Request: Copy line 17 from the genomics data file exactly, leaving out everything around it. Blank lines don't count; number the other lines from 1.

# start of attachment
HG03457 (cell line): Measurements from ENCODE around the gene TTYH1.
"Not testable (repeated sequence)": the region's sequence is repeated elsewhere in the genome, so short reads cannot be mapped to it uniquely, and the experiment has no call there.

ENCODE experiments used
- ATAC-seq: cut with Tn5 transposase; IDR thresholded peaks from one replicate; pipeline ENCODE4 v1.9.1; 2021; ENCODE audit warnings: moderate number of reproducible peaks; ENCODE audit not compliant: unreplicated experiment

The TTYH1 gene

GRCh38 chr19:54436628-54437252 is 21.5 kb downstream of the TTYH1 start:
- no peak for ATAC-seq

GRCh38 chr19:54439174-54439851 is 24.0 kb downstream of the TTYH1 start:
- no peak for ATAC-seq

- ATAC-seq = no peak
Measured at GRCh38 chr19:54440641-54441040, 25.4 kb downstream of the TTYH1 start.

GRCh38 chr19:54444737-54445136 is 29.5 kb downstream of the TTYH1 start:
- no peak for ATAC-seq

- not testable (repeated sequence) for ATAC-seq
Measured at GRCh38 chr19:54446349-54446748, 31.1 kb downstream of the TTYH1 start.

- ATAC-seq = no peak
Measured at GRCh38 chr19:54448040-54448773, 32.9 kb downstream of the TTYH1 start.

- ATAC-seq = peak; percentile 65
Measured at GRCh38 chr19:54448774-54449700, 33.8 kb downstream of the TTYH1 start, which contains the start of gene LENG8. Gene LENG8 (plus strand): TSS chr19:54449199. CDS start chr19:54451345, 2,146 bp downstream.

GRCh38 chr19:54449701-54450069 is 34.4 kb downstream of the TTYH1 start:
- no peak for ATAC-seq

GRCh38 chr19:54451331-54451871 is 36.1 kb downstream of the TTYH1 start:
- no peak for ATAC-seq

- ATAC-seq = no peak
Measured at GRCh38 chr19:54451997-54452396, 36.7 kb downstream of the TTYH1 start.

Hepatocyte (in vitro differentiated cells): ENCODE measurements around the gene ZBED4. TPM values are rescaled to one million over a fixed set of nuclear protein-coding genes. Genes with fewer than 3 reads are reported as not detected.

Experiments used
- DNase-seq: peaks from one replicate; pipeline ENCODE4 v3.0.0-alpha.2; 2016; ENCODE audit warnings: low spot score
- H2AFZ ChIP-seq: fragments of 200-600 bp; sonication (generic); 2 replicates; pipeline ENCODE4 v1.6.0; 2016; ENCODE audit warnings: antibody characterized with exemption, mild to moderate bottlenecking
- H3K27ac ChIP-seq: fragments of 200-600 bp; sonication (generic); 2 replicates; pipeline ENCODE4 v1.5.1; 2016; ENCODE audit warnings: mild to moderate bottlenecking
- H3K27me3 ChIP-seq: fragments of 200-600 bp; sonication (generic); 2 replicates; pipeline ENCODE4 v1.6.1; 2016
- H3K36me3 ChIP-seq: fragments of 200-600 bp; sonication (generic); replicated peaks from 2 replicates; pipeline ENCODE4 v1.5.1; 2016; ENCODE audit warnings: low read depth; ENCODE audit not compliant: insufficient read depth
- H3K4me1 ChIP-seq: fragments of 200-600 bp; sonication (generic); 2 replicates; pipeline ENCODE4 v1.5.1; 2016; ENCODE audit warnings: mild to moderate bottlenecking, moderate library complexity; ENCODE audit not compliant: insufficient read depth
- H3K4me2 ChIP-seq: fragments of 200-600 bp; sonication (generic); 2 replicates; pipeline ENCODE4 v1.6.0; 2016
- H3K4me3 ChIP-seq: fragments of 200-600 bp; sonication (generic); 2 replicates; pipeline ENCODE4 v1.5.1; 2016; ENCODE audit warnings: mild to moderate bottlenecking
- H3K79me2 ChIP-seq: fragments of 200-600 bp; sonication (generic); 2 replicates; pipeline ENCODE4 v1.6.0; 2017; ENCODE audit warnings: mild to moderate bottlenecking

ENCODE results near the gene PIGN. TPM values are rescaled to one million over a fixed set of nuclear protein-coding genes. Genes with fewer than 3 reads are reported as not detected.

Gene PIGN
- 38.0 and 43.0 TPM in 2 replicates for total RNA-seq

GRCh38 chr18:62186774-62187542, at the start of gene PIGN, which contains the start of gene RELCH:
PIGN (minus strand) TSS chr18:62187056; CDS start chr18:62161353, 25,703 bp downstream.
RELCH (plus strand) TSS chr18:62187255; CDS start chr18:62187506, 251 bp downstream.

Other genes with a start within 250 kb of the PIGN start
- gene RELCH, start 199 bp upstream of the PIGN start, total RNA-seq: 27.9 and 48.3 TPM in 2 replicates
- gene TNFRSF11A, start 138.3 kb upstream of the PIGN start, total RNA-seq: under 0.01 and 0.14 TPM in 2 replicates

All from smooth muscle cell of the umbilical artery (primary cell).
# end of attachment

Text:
Measured at GRCh38 chr19:54448040-54448773, 32.9 kb downstream of the TTYH1 start.